Comment: Medicare needs to conduct own Alzheimer’s drug trial

While the FDA has approved it, too many concerns about Aduhelm’s effectiveness and price remain.

By Peter B. Bach and Rita F. Redberg / Bloomberg Opinion

Since last summer, Medicare has been evaluating whether to pay for a newly approved, exorbitantly priced drug to treat Alzheimer’s disease. Its decision was always going to be fraught:

The data on the drug’s potential benefits are ambiguous at best, and its risks are considerable. About 40 percent of patients who have taken it have suffered swelling or bleeding in the brain. Others have experienced disabling nausea, dizziness, headaches and confusion. Biogen, the manufacturer, is investigating a patient death.

Then there is the price: $28,200 a year for the average patient. (This is half the drug’s original cost, which Biogen cut to deflect widespread anger.) It’s one reason that Medicare increased its annual premium for 2022 by more than $250.

As the current and immediate past chairpersons of the committee that advises Medicare on which treatments it should cover, we believe it should limit access to this drug, aducanumab, to beneficiaries who volunteer to participate in a new clinical trial. The results of such a trial would reveal whether Medicare should cover the drug more broadly.

Clinical trials are needed anytime a treatment’s benefits are unclear. So far, it seems, aducanumab (brand name Aduhelm) provides none. Last spring, the Food and Drug Administration’s expert advisers voted 10-0 (with one abstention) against approving the drug. Advisers to the Institute for Clinical and Economic Review, an independent organization that evaluates medical treatments, reached a similar conclusion. The European Medicines Agency recorded a “negative trend” vote in November, an early sign the drug will not be approved in the European Union. Japan has also refused to approve it.

The FDA itself agreed that aducanumab’s data “left residual uncertainties regarding [its] clinical benefit.” And so did Biogen: The company stopped two pivotal aducanumab studies early when they indicated that the drug wasn’t working.

Nevertheless, FDA regulators gave the drug “accelerated approval” — a mistake, in our view — with the condition that Biogen conduct further trials to clearly demonstrate that it can slow the course of Alzheimer’s disease. But the company was given nine years to get this research done. Even if Biogen meets the deadline — hardly a certainty — that’s far too long to wait to learn whether aducanumab works. Medicare needs to run its own trial sooner.

This Medicare trial would randomly assign all patients who are considering aducanumab to either the active drug or a placebo. It would include only voluntary subjects who have discussed the treatment with their doctors, given aducanumab’s potential to cause harm. And it would enroll the types of patients Medicare serves; something Biogen’s studies failed to do.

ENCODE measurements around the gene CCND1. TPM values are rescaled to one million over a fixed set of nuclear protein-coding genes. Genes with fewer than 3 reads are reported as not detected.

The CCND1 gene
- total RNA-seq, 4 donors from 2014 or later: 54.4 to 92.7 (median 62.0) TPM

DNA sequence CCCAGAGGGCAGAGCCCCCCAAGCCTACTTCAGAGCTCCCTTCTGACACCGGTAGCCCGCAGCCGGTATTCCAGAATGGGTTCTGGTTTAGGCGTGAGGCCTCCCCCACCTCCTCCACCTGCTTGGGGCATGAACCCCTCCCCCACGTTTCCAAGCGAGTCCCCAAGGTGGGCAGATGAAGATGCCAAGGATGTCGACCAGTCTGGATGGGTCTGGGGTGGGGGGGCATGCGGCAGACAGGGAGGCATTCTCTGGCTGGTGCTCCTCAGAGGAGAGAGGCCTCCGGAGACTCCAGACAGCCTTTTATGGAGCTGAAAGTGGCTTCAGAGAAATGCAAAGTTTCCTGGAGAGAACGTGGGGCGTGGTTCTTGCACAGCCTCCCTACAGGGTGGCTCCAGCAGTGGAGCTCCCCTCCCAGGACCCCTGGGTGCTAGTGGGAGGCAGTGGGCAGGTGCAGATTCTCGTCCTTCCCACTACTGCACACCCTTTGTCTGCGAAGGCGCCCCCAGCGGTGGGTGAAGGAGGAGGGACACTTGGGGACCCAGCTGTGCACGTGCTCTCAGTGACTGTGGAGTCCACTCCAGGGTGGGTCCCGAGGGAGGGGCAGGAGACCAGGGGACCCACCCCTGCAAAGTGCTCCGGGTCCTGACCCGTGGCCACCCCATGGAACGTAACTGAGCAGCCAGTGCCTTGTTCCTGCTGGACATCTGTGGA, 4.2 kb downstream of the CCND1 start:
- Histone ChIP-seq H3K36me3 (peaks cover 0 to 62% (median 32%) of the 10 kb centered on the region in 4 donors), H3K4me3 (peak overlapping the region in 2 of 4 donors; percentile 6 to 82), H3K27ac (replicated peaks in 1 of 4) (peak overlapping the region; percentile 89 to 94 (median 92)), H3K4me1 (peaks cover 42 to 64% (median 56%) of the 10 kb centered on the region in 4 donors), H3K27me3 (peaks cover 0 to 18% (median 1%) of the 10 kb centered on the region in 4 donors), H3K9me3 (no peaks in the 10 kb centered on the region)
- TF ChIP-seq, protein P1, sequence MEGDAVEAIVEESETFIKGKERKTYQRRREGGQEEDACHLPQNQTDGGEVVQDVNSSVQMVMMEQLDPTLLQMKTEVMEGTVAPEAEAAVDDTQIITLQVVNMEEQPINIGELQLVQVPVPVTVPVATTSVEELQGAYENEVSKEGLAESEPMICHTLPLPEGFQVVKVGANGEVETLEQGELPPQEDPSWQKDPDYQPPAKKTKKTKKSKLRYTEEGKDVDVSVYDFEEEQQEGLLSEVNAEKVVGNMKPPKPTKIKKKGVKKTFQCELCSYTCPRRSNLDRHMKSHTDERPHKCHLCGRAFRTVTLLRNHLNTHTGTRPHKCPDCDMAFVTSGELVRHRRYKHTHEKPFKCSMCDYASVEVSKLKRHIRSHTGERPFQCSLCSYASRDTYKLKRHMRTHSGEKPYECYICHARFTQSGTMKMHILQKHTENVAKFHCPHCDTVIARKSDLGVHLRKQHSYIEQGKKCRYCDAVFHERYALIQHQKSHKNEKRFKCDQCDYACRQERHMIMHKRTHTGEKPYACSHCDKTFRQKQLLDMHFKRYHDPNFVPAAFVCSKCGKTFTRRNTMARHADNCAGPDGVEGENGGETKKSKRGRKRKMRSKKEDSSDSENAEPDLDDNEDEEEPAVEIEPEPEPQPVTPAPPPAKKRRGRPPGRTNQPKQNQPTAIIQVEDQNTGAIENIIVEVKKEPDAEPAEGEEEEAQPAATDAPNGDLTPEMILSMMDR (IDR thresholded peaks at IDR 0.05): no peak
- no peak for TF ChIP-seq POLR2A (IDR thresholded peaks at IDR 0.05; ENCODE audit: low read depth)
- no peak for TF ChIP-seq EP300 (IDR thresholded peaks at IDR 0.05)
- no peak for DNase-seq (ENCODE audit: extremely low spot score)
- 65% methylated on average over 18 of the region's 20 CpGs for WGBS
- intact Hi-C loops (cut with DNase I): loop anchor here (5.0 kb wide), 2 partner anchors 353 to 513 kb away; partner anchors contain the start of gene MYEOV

Alzheimer’s disease is twice as common among Black Americans as among non-Hispanic Whites (18 percent versus 10 percent), yet less than 1 percent of patients in Biogen’s primary studies were Black. Between 85 percent and 92 percent of patients suffering from Alzheimer’s have one or more health conditions that would have excluded them from Biogen’s studies, but such individuals would be included in the Medicare trial. The Biogen studies also excluded patients over age 85, and Medicare would not. Biogen’s choice made no sense, because the prevalence of Alzheimer’s rises with age.

There is precedent for Medicare to limit coverage to beneficiaries enrolled in a randomized trial, and it is a time-tested approach to managing the kinds of uncertainties and risks presented by aducanumab. In the late 1990s, Medicare limited a promising but risky surgery that removed parts of the lungs of emphysema patients to clinical trial volunteers. Ultimately, this important trial revealed that the surgery works for patients with one type of lung abnormality, but not those with several other kinds, sparing the latter group an unnecessary and dangerous treatment.

Requiring a clinical trial would also remind other trial sponsors that it is essential to generate clinically meaningful data that are relevant to Medicare’s beneficiaries. As committee chairpersons we have witnessed a steady erosion in the quality of evidence underpinning the drugs and devices that Medicare considers. Study “endpoints” — the changes in patient status that are examined to see whether a treatment is working — are more likely to be laboratory markers or imaging tests that are less relevant or not relevant to patients’ well-being. And study “generalizability” — the extent to which patients in trials are similar to those who would receive the treatment — has fallen from limited to nonexistent.

The best way to help Medicare beneficiaries who develop Alzheimer’s is to make sure the treatments physicians offer are more likely to help than to harm them. But it’s impossible to know whether aducanumab is such a treatment; the data gathered so far don’t indicate that the drug would have any clinically meaningful benefit. The only way for Medicare to safely learn whether the drug works is to limit coverage to patients who volunteer to receive it in the context of a randomized clinical trial.

Peter B. Bach is the chief medical officer of Delfi Diagnostics. He was previously director of the Drug Pricing Lab at Memorial Sloan Kettering Cancer Center.

Rita F. Redberg is a cardiologist and professor of medicine at the University of California, San Francisco.

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